It came into council chamber like a wrecking ball.
In July, the California-based company iPull, uPull, approached Strathcona County council requesting for a Land Use Bylaw amendment to allow for site-specific discretionary use for a wrecking yard to be nestled on the corner of 24 Street and 87 Avenue within the Sherwood Industrial Estates. The area is zoned as a medium industrial district, which is homes to a mix of light and medium commercial and industrial companies. A wrecking yard is typically zoned as heavy industrial in the county.
Neighbouring businesses outlined concerns that the property would eventually turn into a junkyard and would become a dumping area for derelict cars, scrap metal and other waste, as well as result in unsightly outdoor storage and increased traffic and possible nighttime crime. To address some of those concerns, the company agreed to not stacking vehicles and parts in their outdoor lot, not demolishing on-site, a two-metre solid fence would be installed, scraps and waste liquids would be disposed of properly, and a traffic brief by an independent consultant was conducted by the company and reviewed by the county.
One of the founders of iPull, uPull, Tom Klauer described his company as the “Home Depot” for do-it-yourself residents looking to fix their own vehicles or restoration hobbyists. He promised the 133,000 square foot facility would offer a professional-looking interior, where the majority of car parts would be located. As for security concerns, the company already utilizes military-grade security technology to keep track of its inventory. On the environmental front, vehicles are processed within the first 24 hours, pulling the batteries, gasoline, oil, mercury switches, antifreeze, freon, and other chemicals, which are sent to certified recycling facilities. The proposed Park location would have been the company’s first in Canada as it’s currently operating out of Stockton, Fresno, and Pomona, all in California. It was posed to employ about 30 people and make an investment of $2 million into the property, inventory, and equipment (not including real estate). Klauer noted this isn’t something he wanted to “bloop in over the weekend” but it was a very serious well-thought-out business model.
“One of the things that we pride ourselves on it that we do things right. This is a retail operation. It is not a junkyard. I realize that junkyard is the classification that we’re working with (with Planning and Development), there is no recycling auto parts (classification),” Klauer told council. “We’re going to make a huge investment here and we want to make sure we get it right… Customers can go in, pull their parts off and come out in a very controlled environment, for the most part.”
The operation would have seen 200 to 250 customers on weekdays, with more interest surging on the weekends. About 200 cars would have been stored outside and if not sold within 45 days, it’s removed.
The item took almost three hours to be presented by the business owner, to be opposed or supported by surrounding companies in the Estates, and for council to debate.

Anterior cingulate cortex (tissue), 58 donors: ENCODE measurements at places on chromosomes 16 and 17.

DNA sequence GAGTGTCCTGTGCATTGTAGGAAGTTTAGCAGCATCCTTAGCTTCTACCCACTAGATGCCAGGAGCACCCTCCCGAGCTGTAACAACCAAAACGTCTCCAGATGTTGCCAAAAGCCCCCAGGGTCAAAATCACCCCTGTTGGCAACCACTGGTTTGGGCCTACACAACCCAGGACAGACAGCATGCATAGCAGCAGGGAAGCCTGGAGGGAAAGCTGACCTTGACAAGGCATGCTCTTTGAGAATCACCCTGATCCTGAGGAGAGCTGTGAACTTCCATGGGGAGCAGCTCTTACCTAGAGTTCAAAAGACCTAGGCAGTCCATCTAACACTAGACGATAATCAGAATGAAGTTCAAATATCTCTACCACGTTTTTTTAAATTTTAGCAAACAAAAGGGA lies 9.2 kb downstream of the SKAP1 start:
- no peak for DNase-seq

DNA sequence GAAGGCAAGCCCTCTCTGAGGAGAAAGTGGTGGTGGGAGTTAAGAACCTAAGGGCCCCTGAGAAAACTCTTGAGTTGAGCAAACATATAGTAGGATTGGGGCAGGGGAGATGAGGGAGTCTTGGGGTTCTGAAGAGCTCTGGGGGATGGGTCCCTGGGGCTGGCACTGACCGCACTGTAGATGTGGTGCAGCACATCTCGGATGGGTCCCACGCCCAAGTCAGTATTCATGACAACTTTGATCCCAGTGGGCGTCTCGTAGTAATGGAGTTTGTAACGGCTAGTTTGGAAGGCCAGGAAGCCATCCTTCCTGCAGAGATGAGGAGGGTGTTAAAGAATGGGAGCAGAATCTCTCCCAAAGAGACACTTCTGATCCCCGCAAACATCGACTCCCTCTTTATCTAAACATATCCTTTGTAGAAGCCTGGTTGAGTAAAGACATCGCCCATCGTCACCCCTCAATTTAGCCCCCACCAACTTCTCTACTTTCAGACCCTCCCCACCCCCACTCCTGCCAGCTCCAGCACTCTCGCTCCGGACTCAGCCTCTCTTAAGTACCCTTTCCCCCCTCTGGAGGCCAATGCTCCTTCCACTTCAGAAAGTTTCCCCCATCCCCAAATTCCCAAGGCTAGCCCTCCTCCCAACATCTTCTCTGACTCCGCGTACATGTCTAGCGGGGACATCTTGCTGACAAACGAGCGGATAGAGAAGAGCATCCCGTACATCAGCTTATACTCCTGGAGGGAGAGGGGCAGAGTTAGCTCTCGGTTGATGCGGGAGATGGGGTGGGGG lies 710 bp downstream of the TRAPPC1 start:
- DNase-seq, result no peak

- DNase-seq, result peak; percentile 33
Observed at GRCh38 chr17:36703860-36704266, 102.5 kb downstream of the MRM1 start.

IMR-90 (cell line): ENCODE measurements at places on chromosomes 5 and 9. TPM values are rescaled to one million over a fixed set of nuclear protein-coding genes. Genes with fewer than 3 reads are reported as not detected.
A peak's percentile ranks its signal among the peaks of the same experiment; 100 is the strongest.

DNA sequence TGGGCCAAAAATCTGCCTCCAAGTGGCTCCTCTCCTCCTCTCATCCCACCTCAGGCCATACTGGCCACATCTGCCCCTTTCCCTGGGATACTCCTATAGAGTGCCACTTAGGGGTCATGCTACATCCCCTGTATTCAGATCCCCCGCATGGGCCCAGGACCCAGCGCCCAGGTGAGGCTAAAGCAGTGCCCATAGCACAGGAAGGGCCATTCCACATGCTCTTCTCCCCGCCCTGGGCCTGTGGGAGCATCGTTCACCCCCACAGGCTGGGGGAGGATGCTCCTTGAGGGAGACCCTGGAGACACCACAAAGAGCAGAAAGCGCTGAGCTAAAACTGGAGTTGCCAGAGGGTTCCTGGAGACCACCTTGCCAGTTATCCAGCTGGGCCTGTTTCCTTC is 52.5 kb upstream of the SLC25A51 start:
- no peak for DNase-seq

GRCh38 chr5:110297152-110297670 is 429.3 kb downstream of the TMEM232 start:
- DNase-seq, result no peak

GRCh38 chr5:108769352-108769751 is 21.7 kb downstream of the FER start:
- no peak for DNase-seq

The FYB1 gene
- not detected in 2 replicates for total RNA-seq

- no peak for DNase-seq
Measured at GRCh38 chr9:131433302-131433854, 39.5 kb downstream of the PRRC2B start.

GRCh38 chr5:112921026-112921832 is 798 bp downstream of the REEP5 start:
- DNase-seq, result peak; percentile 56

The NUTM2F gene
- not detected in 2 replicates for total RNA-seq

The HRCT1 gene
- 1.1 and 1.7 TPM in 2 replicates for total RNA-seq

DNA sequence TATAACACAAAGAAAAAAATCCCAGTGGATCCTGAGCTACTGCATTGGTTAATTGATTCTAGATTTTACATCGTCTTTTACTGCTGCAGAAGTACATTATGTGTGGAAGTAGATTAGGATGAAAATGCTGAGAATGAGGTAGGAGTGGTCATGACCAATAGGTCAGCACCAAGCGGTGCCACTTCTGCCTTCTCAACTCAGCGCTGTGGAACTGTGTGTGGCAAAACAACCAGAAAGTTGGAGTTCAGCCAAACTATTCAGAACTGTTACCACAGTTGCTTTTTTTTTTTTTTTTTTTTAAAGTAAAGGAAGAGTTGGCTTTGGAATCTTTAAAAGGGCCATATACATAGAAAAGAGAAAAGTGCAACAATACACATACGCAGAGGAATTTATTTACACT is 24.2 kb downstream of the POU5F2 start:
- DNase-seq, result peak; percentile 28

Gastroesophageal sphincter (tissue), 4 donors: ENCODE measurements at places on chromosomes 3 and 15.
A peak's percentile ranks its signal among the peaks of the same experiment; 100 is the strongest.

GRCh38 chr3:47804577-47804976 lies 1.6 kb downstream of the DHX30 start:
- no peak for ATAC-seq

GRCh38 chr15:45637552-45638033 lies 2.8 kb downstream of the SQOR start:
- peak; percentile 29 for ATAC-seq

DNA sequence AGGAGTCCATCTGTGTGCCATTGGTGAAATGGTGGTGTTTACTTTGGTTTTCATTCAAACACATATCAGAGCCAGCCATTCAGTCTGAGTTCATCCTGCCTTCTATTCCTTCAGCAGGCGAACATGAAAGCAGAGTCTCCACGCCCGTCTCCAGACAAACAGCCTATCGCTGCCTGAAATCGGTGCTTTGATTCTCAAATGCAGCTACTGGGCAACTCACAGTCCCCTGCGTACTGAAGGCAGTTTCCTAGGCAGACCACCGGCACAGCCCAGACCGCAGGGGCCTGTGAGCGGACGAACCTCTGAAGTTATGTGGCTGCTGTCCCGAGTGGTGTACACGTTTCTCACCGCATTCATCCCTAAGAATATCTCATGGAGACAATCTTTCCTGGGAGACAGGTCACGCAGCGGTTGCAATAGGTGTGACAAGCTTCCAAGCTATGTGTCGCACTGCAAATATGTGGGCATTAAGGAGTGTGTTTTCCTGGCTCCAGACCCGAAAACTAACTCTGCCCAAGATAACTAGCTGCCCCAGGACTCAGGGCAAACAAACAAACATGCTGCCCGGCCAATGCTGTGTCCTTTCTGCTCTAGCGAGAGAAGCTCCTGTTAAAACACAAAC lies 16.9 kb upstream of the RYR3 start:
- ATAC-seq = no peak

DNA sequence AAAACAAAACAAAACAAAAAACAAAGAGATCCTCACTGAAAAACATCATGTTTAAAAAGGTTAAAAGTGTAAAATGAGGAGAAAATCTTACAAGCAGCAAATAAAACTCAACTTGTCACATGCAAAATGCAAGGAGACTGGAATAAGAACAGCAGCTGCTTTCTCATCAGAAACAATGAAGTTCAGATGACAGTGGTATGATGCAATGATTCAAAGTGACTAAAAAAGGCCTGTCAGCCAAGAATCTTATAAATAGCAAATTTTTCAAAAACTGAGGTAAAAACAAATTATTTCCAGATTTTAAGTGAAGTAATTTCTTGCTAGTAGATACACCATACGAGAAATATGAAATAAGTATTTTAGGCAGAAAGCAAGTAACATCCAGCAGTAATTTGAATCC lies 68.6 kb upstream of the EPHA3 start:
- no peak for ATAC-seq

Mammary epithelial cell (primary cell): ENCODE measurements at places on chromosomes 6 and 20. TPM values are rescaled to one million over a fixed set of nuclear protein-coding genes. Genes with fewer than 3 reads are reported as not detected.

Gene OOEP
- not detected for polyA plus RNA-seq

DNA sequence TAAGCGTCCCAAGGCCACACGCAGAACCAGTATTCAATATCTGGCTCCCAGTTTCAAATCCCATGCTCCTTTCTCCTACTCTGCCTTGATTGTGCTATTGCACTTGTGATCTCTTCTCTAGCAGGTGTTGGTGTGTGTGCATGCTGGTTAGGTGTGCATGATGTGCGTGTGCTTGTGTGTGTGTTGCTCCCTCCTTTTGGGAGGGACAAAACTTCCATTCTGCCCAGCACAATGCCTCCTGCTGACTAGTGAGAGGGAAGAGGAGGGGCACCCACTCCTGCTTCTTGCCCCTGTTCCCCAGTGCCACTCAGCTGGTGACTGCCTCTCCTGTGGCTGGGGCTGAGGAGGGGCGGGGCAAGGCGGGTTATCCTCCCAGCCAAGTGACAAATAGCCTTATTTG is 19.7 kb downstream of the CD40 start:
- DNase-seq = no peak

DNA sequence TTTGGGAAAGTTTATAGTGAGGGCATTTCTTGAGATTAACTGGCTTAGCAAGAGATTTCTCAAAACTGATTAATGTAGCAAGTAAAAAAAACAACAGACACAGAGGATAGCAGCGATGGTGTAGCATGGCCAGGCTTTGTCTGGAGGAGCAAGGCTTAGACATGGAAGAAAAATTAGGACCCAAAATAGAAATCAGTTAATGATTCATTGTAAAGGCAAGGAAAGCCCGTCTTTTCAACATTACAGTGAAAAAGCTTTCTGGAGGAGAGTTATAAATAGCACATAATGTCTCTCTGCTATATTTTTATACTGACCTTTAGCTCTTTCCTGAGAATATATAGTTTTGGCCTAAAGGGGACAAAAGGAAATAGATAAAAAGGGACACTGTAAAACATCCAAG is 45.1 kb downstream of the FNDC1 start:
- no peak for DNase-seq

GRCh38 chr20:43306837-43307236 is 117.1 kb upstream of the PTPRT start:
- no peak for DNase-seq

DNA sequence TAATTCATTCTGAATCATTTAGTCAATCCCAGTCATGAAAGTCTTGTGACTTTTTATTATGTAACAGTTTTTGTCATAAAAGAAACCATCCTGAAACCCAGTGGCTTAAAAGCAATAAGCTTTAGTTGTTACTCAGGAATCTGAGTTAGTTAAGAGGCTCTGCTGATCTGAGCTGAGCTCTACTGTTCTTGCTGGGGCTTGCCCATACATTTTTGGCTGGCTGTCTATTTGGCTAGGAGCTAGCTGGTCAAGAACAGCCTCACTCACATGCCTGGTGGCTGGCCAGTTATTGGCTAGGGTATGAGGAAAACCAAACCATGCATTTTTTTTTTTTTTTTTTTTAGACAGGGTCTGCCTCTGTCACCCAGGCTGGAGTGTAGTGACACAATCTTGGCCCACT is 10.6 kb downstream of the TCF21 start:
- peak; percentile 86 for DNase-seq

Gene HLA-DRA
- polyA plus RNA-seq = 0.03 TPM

Jack Heart, Quincy Oilfield Productions representative was weary of all the customers it would bring into the area, some of which could be dishonest and come back at night to scope out other neighbouring properties.
“I hope all the councillors would consider their own property and having a rental place that’s not very well taken care of and their own property values and what can happen to them,” he stated.
To that end, Beghofer said hobbyists are not criminals and suggested more customers in the area, means more eyes that could catch crime. When asked by Berghofer about why the company was eyeing Sherwood Park as a location, the iPull, uPull rep said they wanted to be near the Edmonton-area market and the Sherwood Park Estates lot offered a great large building.
Businessman Dawn Loop is in the midst of building a medical cannabis facility adjacent to the property. He opposed the wrecking yard fully; “Let me be blunt. If we knew an auto body wrecking yard was across the street, we would not be there.”
In the end, first reading of the Land Use Bylaw amendment was rejected in a 6-3 vote by council. Support was granted by Katie Berghofer, Brian Botterill, and Bill Tonita.
“When my gut tells me something isn’t right, I need to trust my gut,” noted Anderson after the lengthy debate.
“Bylaws are set for a reason,” added Coun. Linton Delainey.
Coun. Dave Anderson zeroed in on environmental concerns, wondering if the company would be held accountable to a monitoring body or if the council would have to drop in for checks to see if materials are disposed of properly. Coun. Robert Parks noted he didn’t see the value in changing the zoning and did not want to set a precedent with zoning for this wrecking yard, adding it was not appropriate to be located in that area.
Mayor Rod Frank also wasn’t in favour of setting a precedent and didn’t believe the traffic brief compiled the company’s consultant would ease residents’ and businesses concerns.
Botterill hinted he expects to see the file will be tested at a Subdivision Appeal Board hearing.